Nod Hill Brewery to toast 2nd anniversary with extended tap list, food trucks
Beer drinkers, rejoice! Nod Hill Brewery is celebrating its second anniversary of business this month, and breaking out a few specialty beers to mark the occasion.
“We’ve stashed away a few kegs that we’re going to be putting on tap next weekend,” said owner Dave Kaye.
The brewery will host a two-year anniversary part on Saturday, Oct. 26, from noon to 10 p.m. The party will include three different bands and food from the Cousins Maine lobster truck and Green Grunion burrito truck. There will also be surprise giveaways and raffles.
“We really just want to show our appreciation to the community that’s given us so much support these past two years so we’ll be offering an extended tap list that day — about 17 or 18 different beers for people to try throughout the day,” Kaye said. “We have two beers coming out for just for the event. One is a barley wine and the other is a pale. We’ll have specialty casks and $4 pours all day for people looking to sample. And of course, people can buy cans to bring home.”
Kaye said he’s proud that Nod Hill’s beers have become popular both locally and across the stateline in New York. He’s also enjoyed the fact that the brewery’s culture has made it a point of attraction to visitors and townspeople alike.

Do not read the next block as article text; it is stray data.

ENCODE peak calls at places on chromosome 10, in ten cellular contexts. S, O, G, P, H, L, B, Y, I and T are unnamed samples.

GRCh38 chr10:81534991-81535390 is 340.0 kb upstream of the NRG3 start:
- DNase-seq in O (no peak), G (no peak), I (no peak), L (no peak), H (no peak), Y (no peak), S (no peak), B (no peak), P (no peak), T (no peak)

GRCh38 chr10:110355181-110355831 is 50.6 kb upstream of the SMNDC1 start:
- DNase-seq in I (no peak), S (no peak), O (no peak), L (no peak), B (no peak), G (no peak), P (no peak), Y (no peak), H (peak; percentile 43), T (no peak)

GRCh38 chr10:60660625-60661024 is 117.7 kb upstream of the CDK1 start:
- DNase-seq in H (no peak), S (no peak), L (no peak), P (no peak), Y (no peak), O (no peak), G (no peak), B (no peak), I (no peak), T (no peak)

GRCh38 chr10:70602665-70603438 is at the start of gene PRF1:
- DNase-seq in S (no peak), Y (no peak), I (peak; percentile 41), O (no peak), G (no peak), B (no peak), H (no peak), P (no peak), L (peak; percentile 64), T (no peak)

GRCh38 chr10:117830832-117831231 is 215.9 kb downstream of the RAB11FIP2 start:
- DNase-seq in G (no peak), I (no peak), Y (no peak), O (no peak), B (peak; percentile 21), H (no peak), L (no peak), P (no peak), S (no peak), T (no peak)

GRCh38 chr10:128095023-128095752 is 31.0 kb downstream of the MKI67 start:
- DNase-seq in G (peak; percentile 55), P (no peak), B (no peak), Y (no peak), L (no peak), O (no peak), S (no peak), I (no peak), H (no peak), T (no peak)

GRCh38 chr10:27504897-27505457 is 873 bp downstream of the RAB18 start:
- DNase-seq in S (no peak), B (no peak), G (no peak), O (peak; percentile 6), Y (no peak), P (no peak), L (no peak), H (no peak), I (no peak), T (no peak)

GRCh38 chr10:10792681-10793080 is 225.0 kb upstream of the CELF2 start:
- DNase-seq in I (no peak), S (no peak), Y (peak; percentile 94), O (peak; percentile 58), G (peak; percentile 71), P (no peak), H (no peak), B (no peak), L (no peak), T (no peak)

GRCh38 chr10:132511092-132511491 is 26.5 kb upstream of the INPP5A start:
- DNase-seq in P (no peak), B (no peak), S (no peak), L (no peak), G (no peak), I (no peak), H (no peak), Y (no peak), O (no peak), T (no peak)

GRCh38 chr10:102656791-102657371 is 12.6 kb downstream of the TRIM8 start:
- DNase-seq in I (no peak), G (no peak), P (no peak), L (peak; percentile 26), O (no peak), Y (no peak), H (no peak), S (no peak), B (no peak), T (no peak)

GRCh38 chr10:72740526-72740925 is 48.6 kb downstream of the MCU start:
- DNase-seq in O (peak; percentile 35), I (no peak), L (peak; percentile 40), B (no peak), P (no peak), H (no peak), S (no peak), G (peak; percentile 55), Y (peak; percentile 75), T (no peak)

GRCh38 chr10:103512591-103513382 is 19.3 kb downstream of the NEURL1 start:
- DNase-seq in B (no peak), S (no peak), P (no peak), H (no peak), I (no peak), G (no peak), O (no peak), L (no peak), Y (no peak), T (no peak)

“We have anywhere from 400 to 500 people on a typical Saturday,” Kaye said. “The busiest months so far have been in the fall — September, October, November. It’s great beer drinking weather. But we’ve also been doing really great in the summers with the addition of our porch.”
As for the quality of the beer, Kaye has noticed an improvement over the last 24 months. He credits head brewer Kyle Acenowr who has been with Nod Hill since its inception.
“He’s dialed in the recipes and because of that our quality of beer is in a great place,” Kaye said. “We have a lot of different styles now and I’m really happy with our everything is tasting.”
The solar panels were a by-product of Nod Hill’s early goal of having a sustainable approach to brewing.
“Getting to be 100 percent green has been fulfilling,” Kaye said. “We really wanted to show everybody that we care about sustainability, and I’m very proud that we’re playing a positive role in terms of being an eco-friendly business here in town.”
The commercial growth — the beers can now be found in package stores in New York as well as dozens all over Connecticut — is another big highlight for Nod Hill as it enters year three.
Kaye credits sales representative Chris Greeney, who was hired this spring, for that improvement.
“He’s gotten our name out there and because of that we’ve doubled our production capacity for beer distribution,” Kaye said. “Nod Hill is now in Fairfield, Litchfield and New Haven counties. We have 40 new draft accounts this year alone and plenty more new package store accounts thanks to all the work Chris has been doing.”
In its first year, Nod Hill brewed 700 barrels of beer — good for 31.5 gallons. In year two, it more than doubled production — to 1,600 barrels brewed from October 2018 to October 2019.
“We started with six beers on tap, now we have nine,” Kaye said. “There’s been plenty of options, and we’ve gotten a lot of good feedback on what people want to taste. We have beer fans who come in to sample and buy cans but we also have others who come in for the atmosphere and the old school tap room vibe. ... It’s a very wide mix of people. The good news is everyone seems to be enjoying themselves.